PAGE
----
IISER Bhopal team strikes at the root of head and neck cancer growth

Sanjeev Shukla-Optimized
It might be possible to develop inhibitors to target the PAK2 protein to help treat head and neck cancer, say Sanjeev Shukla (right) and Amit Gupta.

Researchers at IISER Bhopal have found that depleting the production of a specific protein kinase (PAK2) has a cascading effect in head and neck cancer. The expression of both cancer gene (c-Myc) and cancer-specific metabolic enzyme (PKM2) gets compromised when PAK2 protein is depleted. Inhibitors developed to target the PAK2 protein are more likely to be successful in treating head and neck cancer and reducing resistance to cancer drugs.

Researchers at the Indian Institute of Science Education and Research (IISER) Bhopal have found that depleting the production of a specific protein kinase (p21-activated kinase 2 or PAK2), which is normally produced in excess in head and neck cancer, affects a chain of events that finally reduces the growth of head and neck cancer.

In cancer cells, the PAK2 protein is responsible for increased cell proliferation, cell migration, invasion into the extracellular matrix, colony formation and even resistance to certain cancer drugs. The team led by Prof. Sanjeev Shukla from the Institute’s Department of Biological Sciences found the PAK2 protein was produced in excess (overexpressed) in 24 of 26 human cancer samples.

When the production of this protein was reduced in three head and neck cancer cell lines, the cancer cells became less viable and had reduced ability to proliferate, migrate, form colony and even resist cancer drugs. These studies showed the importance of interfering with PAK2 protein levels to control head and neck cancer. So the researchers set to find the molecular mechanism behind the role of PAK2 protein in cancer growth.

“What we found was when the PAK2 protein level was reduced, the activation of a certain (beta-catenin) signalling pathway was inhibited,” says Prof. Shukla, who is a Wellcome Trust/DBT India Alliance Fellow. This pathway is important as its activation is associated with downstream target genes that play an important role in cancer growth. “So we hypothesised that the beta-catenin signalling might be dependent on PAK2 protein level and inhibiting the pathway will affect the expression of a well known cancer gene c-Myc,” he says. The c-Myc gene is produced in excess in head and neck cancer and is responsible for cancer cell growth.

“When we depleted the amount of PAK2 protein in cancer cells we found the activity of the signalling pathway getting affected, which then led to reduced expression of the cancer gene,” says Amit Gupta the Institute’s Department of Biological Sciences and first author of a paper in the journal Cell Death & Disease.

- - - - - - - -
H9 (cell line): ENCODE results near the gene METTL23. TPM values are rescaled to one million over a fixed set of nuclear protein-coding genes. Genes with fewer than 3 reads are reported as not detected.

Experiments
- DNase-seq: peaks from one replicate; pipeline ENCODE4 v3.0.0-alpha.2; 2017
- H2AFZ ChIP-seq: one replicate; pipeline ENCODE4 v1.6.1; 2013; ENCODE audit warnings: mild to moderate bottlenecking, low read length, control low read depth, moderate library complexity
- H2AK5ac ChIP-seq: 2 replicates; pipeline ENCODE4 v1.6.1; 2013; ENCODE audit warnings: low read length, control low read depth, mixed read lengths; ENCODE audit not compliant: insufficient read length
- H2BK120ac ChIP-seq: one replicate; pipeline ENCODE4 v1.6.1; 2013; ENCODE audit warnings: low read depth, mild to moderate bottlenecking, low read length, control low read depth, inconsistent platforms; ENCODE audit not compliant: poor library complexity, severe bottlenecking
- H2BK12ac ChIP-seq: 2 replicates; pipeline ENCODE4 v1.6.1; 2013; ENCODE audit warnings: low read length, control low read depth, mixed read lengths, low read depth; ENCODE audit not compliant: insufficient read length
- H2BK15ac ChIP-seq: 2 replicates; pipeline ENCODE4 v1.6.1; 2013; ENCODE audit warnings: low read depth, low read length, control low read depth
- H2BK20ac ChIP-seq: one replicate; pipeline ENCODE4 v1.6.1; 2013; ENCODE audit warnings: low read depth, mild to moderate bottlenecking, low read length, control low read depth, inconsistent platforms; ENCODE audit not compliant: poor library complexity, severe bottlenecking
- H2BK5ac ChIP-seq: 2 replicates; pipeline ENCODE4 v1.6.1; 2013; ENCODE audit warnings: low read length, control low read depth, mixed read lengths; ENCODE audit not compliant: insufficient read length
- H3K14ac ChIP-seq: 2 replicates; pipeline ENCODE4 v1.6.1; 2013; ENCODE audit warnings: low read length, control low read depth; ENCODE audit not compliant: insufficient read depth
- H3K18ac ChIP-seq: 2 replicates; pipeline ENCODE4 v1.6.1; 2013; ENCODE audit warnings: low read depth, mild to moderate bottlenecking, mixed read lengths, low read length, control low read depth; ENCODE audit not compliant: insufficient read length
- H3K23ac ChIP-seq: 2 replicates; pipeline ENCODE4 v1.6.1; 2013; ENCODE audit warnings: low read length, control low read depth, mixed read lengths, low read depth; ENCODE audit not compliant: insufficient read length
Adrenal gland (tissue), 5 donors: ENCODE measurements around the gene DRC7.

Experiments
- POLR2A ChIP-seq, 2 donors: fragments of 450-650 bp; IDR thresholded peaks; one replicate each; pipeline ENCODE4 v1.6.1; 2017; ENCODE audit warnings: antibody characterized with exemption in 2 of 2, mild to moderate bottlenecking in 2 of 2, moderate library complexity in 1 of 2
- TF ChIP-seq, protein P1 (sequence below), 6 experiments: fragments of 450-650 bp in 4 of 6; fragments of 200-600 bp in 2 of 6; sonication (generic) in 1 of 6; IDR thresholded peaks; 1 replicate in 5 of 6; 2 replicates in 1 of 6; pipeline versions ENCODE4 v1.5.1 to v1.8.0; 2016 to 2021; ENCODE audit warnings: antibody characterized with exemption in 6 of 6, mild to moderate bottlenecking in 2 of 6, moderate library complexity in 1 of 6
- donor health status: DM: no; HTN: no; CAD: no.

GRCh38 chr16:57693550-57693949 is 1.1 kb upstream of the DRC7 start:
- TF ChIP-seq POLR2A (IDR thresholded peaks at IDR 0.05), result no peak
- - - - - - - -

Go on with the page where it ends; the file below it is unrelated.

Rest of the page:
In a cascade of events, the reduced expression of the cancer gene causes a reduction in the amount of a cancer-specific metabolic enzyme (pyruvate kinase M2 or PKM2) produced. The PKM2 enzyme plays an important role in increasing the rate at which the glucose gets converted into lactate in cancer cells, which provides energy and also supports rapid cell division by providing the building blocks for forming new cells. So any reduction in this enzyme level severely compromises cancer cells’ ability to proliferate and migrate.

Unlike in normal cells, the glucose metabolism is not complete in cancer cells. So the glucose gets converted into lactate leading to less energy availability in cancer cells. Cancer cells tend to compensate for this by increasing the rate of glucose to lactate conversion and also by taking up more glucose from the surrounding environment.

“The involvement of PAK2 protein in other cancers is already known. But the cascading effect of PAK2 depletion in compromising the expression of the cancer gene (c-Myc) and cancer-specific metabolic enzyme (PKM2) was not known,” says Prof. Shukla. “This is the first study to report this and its role in head and neck cancer progression.”

“It might be possible to develop inhibitors to target the PAK2 protein to help treat head and neck cancer. More studies are needed before inhibitors are used but there is a potential,” says Prof. Shukla.

“The PAK2 protein is also responsible for chemotherapeutic resistance. So it might be possible to enhance the efficacy of currently available cancer drugs by combining them with PAK2 inhibitors,” says Gupta.

Published in The Hindu on August 4, 2018

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